Dr. Xuesong Zhou
High

speed
Passenger Trains
on
Freight Tracks
:
Modeling Issues
on
Capacity Analysis
,
Train Timetabling
and
Real

Time Dispatching
Assistant Professor
Department of Civil and Environmental
Engineering
Univ. of Utah
zhou@eng.utah.edu
In collaboration with Dr. Muhammad Babar
Khan (Pakistan), Dr.
Lingyun Meng (China)
Prepared for NEXTRANS Seminar
Series, Purdue University
on May 11, 2010
Definitions
High

speed passenger rail
–
152
mph or faster for upgraded track
–
183
mph or faster for new track
In China,
high

speed conventional rail lines
operate at top
speeds of 220
mph, and one
maglev line
reaches speeds
of 270
mph.
Reference:
http://en.wikipedia.org/wiki/High

speed_rail
High

Speed Trains
E5
Series
Shinkan
sen
in
Japan
World speed
record holding
(357mph) TGV
German
designed third
generation
ICEon
Cologne

Frankfurt
high

speed rail line
First High

speed Service Train
The Italian ETR 200 in 1939
It achieved the
world mean
speed record
in 1939,
reaching 127 mph near
Milan
The
Acela
Express
, currently
the only high

speed rail line
in the U.S., with a top
speed of
150
mph
North American Railroad Network
5 major US railroads after years of consolidations:
CSX, UP, CR, NS, BNSF
(Planned) High

Speed Rail System
in United States
High

speed railway plans
in China
17,000 mile
national
high

speed
rail system will
be built in 4 phases, for completion by 2030.
Chicago Hub Network
•
France has a population distribution similar to that in the
Midwest.
•
French
experiences with
TGV
trains and other high

speed systems could conceivably be
duplicated in the U.S.
•
The total cost was projected at
$68.5
billion in 2009 dollars,
•
Only
54% was projected to need public financing if a public

private partnership was pursued.
•
The
public funds could be recovered from revenues in about
15 years
.
If implemented, the plans
could return Chicago to a
status it had in the 1930s
and 1940s
Reference: http://en.wikipedia.org/wiki/Chicago_Hub_Network
http://www.midwesthsr.org/docs/SNCF_Midwest.pdf
Operational High

Speed Lines in Europe
High

Speed Lines in East Asia
Concepts of the two modes
Operation Mode I (Dedicated Line)
Operation Mode II
(High

speed passenger trains running on
freight tracks)
+
What We Need to Do in United States?
1. Building Infrastructure
–
Class I Railroad mileage shrank from 210K to
94K, from 1956 to 2007
–
Railroad ton

miles tripled from 589 billion to
1.772 trillion (thanks to technological advance)
2. Building Education Infrastructure for
Railroad Transportation Engineering
Employment dropped from 1 million to 167K
3. Building New Tracks for Research…
Reference:
Barkan
, C.P.L. 2008.
Building an Education Infrastructure for Railway Transportation
Engineering: Renewed Partnerships on New Tracks
, TR News 257: 18

23, Transportation Research
Board of the National Academies, Washington, DC.
Railroad Planning and Operations
Railroad Network Capacity
Line capacity
–
Single or double

track

> meet

pass plans
–
Signal control type

> minimal headways
–
Locomotive power

> speed,
acceleration/deceleration time loss
–
Train schedules

> overall throughput
Node capacity (yards, terminals / sidings)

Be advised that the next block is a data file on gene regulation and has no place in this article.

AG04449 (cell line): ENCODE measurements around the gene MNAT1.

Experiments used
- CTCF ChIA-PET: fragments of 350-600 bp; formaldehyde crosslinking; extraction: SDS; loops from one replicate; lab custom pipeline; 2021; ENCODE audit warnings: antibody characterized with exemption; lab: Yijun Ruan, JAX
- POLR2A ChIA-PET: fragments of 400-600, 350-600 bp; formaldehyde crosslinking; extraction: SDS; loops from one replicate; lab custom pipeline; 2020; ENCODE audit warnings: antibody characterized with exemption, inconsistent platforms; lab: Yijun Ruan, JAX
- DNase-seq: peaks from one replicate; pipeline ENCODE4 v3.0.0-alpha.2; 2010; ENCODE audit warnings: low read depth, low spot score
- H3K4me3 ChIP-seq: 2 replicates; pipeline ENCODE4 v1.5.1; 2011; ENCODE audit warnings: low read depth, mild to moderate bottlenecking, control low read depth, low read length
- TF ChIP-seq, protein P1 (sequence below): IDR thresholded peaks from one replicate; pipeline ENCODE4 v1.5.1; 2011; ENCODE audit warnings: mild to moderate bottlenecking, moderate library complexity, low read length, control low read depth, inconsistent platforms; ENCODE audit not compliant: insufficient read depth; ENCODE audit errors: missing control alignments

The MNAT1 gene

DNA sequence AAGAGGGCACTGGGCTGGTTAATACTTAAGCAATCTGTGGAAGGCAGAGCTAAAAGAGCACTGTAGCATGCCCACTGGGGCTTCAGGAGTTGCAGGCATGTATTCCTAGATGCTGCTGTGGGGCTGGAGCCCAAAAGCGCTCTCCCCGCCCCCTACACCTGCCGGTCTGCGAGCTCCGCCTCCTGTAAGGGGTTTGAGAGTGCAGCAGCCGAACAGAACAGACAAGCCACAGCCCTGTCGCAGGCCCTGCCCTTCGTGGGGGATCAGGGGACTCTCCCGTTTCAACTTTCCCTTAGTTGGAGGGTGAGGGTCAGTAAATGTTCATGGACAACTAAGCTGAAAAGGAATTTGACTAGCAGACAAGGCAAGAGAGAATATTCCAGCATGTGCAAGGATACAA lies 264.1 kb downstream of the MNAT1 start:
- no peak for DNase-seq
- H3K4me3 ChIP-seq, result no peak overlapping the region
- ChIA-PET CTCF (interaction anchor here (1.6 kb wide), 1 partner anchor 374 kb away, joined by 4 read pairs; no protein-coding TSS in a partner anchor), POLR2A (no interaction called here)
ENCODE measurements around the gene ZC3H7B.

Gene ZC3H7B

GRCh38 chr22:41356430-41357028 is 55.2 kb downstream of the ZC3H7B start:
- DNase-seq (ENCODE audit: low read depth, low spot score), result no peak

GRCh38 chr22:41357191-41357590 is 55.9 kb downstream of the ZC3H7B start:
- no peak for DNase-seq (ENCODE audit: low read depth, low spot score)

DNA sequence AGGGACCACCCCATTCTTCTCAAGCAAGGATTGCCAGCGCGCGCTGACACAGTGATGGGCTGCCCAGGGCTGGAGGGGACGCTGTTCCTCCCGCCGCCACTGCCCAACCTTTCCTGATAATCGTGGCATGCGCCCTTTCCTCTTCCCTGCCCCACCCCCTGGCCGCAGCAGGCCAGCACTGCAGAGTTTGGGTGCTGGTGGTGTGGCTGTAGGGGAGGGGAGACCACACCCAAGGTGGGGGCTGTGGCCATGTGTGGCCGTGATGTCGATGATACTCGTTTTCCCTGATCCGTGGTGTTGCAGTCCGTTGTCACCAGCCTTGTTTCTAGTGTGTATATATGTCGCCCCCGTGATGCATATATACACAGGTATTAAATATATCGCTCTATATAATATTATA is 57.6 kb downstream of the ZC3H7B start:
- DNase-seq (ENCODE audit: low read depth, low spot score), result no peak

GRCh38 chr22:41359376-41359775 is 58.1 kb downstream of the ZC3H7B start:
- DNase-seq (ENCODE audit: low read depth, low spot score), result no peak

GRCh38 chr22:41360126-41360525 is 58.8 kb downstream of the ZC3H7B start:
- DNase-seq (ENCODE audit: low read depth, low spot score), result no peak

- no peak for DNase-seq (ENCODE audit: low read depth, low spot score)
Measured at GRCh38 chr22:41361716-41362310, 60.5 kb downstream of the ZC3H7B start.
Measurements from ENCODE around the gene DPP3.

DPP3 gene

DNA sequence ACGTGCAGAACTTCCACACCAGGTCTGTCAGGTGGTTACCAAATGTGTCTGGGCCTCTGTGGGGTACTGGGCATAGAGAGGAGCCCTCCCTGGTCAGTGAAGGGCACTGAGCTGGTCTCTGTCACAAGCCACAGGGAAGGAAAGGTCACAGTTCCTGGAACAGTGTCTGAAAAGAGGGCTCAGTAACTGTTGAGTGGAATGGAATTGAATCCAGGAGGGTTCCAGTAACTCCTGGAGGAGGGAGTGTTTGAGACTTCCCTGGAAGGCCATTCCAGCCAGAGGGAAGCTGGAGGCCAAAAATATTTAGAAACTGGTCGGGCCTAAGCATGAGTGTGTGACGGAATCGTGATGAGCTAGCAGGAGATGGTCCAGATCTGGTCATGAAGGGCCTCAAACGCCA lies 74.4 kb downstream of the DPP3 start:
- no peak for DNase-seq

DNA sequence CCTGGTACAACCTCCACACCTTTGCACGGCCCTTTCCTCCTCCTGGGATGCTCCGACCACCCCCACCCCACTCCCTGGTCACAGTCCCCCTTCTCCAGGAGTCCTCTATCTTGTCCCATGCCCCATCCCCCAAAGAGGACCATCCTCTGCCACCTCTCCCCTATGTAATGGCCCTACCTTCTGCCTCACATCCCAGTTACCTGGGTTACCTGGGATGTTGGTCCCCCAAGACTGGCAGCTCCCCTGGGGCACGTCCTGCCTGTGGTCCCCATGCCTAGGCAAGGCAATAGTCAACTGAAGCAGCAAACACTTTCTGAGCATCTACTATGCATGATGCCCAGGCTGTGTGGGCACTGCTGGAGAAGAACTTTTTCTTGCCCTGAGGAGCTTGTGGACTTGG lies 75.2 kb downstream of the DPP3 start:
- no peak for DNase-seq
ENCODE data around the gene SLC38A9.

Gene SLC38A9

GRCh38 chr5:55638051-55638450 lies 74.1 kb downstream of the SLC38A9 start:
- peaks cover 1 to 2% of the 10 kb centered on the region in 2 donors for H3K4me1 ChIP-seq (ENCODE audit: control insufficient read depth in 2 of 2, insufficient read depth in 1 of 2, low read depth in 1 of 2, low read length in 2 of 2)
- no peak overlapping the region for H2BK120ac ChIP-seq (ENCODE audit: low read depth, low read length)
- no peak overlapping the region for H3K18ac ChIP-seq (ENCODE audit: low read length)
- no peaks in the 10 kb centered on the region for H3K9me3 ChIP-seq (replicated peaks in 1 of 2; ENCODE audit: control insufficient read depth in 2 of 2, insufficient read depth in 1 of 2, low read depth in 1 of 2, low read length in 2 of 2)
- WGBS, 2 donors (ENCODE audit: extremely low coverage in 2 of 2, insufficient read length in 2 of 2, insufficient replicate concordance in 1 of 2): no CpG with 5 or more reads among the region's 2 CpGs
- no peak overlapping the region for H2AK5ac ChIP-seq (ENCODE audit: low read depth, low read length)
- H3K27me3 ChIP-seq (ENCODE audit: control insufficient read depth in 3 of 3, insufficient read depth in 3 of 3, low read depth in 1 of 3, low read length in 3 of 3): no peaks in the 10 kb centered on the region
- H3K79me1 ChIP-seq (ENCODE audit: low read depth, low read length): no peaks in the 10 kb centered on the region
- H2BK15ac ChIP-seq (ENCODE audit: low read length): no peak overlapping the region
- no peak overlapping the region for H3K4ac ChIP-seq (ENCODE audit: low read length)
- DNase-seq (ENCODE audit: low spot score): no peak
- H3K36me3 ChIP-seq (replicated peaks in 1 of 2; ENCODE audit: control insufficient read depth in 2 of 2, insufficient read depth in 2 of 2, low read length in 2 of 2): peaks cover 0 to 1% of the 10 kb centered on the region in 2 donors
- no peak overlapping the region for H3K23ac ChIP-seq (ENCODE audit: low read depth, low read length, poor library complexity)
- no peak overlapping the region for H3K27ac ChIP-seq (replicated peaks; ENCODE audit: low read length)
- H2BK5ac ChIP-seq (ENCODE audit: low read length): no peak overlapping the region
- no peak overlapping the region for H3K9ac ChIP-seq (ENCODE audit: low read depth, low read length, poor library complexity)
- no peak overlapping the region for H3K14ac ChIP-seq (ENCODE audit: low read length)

–
Track configuration
–
Locomotive power

> car processing time
–
Yard make

up plans, terminal operating plans

> overall throughput
OD Demand

> Routes

> Blocks

> Trains
Background on Train Scheduling
Planning Applications
–
Satisfy passenger and
freight traffic demand
–
Minimize the overall
operational costs
Real

time Applications
Adjust the daily and hourly train
operation schedules
–
Improve on

time performance
and reliability
Important role in railroad management:
Determine the level

of

service of train timetables
Serve as the basis for locomotive and crew
scheduling
Sequential scheduling
–
Stage 1:
Line planning
–
Determine the routes, frequencies, preferred departure times, and
stop schedules
–
Stage 2: Schedule generation
Construct the arrival and departure times for each train at
passing stations
Job

shop scheduling formulation and branch

and

bound
solution
algorithm (
Szpigel
, 1973)
»
Minimize a weighted sum of train delays (Kraft, 1987)
Multi

criteria scheduling (e.g. Higgins and
Kozan
, 1998)
»
Mainly focus on the supply side, such as fuel costs for locomotives, labor
costs for crews
»
Simplify multiple objectives as a weighted linear combination
Train Scheduling on Beijing

Shanghai
High

Speed Passenger Railroad
in China
Around 900 miles
High

speed trains (
200
mile/h)
–
Provide
direct
service for inter

city travel in this corridor
Medium

speed trains (1
50
mile/h)
–
Run on both
high

speed line and
adjacent regular rail lines
in
order to
Serve the large volume of traffic
passing through this corridor
Reduce
connecting
delay for
interline travel
Illustration
From Shanghai to Xuzhou
17 segments, 385 miles
Morning period (6:00 am

12:00 am)
24 high

speed trains and
12 medium

speed trains
Preferred departure time
interval for high

speed
trains is 30 minutes
Part I: Balancing Two Conflicting Objectives
Two conflicting objectives
–
(High

speed trains)
Expect a
“perfect”
schedule with
high
frequency and even departure time intervals
–
(Medium

speed trains)
Reduce total travel time
Operational policies
–
High

speed trains hold higher priority, i.e. medium

speed trains have
to yield to high

speed trains, if possible conflict exists
–
A “perfect” high

speed train timetable might result in extremely long
waiting times for medium

speed trains
Need for
–
Obtain non

dominated solutions for
bicriteria
scheduling
problem
–
Retrieve the trade

offs between two conflicting objectives
Reference: Zhou, X. and
Zhong
, M. (2005)
Bicriteria
Train Scheduling for High

Speed Passenger Railroad Planning Applications.
European Journal of Operational
Research
Vol
167/3 pp.752

771.
Challenge I
Challenge II:
Model
Acceleration and Deceleration Time Losses
Acceleration and deceleration time losses
High

speed trains: 3 minutes
Medium

speed trains: 2 minutes
Formulating Train Timetabling
and Dispatching Problem
Given
–
Line track configuration
–
Minimum segment and station headways
–
# of trains and their arrival times at origin stations
Find
–
Timetable: Arrival and departure times of each train at each
station
Objectives
–
(Planning)
Minimize the transit times and overall operational
costs, performance and reliability